Witness: a survey conducted back in June by the Lithuanian Free Market Institute forecasts 5.7 percent GDP growth in 1999. Until recently, the government stood by its official figure of 7 percent, even in light of the financial meltdown in Russia. The institute found GDP growth in the first half of 1998 was about 5 percent. Again, the government puts the number at 7 percent.
"Our research is based on only one assumption - that the market participant who makes economic decisions on a daily basis knows what is going on in the market," said Guoda Steponaviciene, head of the Free Market Institute, which conducted the survey to offer a clearer picutre of Lithuania's economic health.
Forty-eight repondents from the business and finance communites made estimates about 12 macroeconomic variables which the institute used to help draw their conclusions for the current macroeconomic situation and forecasts.
Elena Leontjeva, president of the institute, said estimating a country's budget based on overly optimistic indicators is "unreasonable."
"We saw that the 1999 budget was not based on a realistic GDP prognosis," said Leontjeva. "There is a wish to spend budget money that is difficult to collect for the budget. It is very dangerous to do that because when those revenues are not collected, entrepreneurs will be blamed for that as well as those who do not pay taxes to the state."
In early November, an IMF mission in Vilnius also voiced the belief that the official GDP forecast was too cheery. Later in the month, after the effects of the Russian crisis on the economy were considered, the government slashed the estimate to 5.5 percent. The decision naturally led it to tinker with the budget planned for 1999, which ended up getting pared by 3 percent.
IMF Managing Director Shigemitsu Sugisaki, who visited Vilnius for two days in late November, praised various economic developments in Lithuania.
While he said the reduced 1999 GDP prognosis was within the range of reason, he added that it was still on the optimistic end of the scale. The IMF office in Vilnius stated the organization is predicting closer to 4 percent GDP growth in 1999.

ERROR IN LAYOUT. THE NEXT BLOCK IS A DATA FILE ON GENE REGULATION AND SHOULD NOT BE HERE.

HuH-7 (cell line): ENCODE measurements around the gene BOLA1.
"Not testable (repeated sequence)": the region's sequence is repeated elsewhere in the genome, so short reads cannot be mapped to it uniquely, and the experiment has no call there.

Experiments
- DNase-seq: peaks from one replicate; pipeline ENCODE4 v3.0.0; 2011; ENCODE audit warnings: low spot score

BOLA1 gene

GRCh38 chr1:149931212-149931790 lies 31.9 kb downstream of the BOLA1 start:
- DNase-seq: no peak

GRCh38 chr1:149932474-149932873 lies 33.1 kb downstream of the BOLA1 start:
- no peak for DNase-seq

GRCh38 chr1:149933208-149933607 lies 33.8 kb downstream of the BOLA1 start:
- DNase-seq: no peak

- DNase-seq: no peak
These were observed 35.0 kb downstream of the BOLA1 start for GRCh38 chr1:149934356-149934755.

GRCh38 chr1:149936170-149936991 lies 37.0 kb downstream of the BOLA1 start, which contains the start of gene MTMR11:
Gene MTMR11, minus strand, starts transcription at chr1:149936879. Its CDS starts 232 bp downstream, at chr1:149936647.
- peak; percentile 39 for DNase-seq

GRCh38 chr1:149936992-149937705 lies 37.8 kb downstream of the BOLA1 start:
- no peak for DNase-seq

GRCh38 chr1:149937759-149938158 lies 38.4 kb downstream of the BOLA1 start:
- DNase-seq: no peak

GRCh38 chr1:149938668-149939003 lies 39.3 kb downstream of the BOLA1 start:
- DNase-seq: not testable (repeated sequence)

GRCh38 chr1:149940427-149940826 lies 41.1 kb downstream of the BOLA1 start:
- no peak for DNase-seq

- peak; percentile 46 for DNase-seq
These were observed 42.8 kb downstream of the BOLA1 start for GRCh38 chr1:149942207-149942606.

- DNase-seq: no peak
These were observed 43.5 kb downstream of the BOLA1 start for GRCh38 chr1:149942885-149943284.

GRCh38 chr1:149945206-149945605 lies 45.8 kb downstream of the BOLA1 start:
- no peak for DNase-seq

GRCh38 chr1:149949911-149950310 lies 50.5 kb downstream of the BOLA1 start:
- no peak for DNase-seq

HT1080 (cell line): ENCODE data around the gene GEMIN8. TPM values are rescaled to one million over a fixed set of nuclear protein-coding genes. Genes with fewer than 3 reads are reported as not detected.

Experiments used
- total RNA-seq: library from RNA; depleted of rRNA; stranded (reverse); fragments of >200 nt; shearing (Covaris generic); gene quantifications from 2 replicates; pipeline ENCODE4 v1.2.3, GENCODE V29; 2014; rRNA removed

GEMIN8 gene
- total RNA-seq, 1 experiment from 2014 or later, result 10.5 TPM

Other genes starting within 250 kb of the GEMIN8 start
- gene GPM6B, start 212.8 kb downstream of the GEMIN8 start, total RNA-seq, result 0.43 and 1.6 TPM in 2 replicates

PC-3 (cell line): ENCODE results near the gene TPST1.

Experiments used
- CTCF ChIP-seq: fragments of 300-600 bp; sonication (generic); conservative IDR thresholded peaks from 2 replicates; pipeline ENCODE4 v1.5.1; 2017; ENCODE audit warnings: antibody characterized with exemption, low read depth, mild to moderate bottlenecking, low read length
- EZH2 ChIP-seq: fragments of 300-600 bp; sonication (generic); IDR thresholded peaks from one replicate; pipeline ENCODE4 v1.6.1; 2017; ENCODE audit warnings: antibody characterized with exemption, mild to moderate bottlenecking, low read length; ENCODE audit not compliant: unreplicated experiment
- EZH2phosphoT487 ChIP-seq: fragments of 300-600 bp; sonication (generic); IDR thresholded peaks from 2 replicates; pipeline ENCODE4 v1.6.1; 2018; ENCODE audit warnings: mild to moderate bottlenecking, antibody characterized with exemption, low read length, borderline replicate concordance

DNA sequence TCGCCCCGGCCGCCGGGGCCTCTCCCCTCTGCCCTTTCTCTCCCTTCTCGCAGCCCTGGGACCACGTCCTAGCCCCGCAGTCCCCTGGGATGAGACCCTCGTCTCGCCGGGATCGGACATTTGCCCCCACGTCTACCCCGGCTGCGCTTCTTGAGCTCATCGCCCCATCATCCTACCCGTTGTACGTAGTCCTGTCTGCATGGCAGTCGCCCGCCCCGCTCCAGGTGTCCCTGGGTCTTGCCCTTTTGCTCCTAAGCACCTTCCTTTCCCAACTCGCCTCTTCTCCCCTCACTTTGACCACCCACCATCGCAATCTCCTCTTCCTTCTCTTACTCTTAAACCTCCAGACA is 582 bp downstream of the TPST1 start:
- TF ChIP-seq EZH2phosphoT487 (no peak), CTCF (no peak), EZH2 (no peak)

Although the institute's survey was conducted last June, local experts managed to take "those adverse factors that were not articulated publicly at that time" into account.
According to the institute, the survey respondents were able to provide a more modest judgement of macroeconomic indicators even though the evidence of Russia's huge financial woes was only beginning to surface.
"It is very likely, therefore, that the economic collapse [in Russia] was regarded [at that time as a] possibility rather than a fact," read an institute press release. "In autumn, Lithuanian authorities began to adjust official forecasts of GDP growth, putting them at a similar level to that reported by institute's survey participants."
Leontjeva called the diminished official GDP forecast figure "more realistic," but stressed the need to operate along certain principles when revising the budget becomes necessary.
"It is important to know how the budget will be revised if there is not enough income," said Leontjeva. "Whether all the articles of expenditure will be cut by the same proportion or whether there will be some kind of expenditure which will be abolished at first.
"Without such a principle, there is always a problem: what will be financed and what will not be financed?"
Steponaviciene said the GDP indicator is rather tricky to estimate, thus the need for several predictions from different sources.
Inflation and other indicators
Inflation consistently appears heftier in the institute's survey results than in official statistics. The participants put inflation at 4.6 percent in the first six months of 1998, approximately twice as high as official numbers. Survey forecasts bumped the figure even higher to 8.5 percent for the period starting mid-1998 and ending mid-1999.
"The Department of Statistics calculates inflation based on the basket of consumption goods and services, which was compiled based on the 1995 consumption structure," Steponaviciene said.
"Based on this structure, a certain weight is attached to each component of the basket. What people buy today may not necessarily be reflected in the basket. The experts made their estimates of inflation based on prices which are relevant today."
The polled experts supplied "more cautious" readings than official statistics on other macroeconomic indicators as well. While they posted higher numbers in areas such as unemployment and the shadow economy, the experts' were less conservative than the government when it came to of profit margin, return on equity and investments also loomed higher than what the Department of Statistics reported.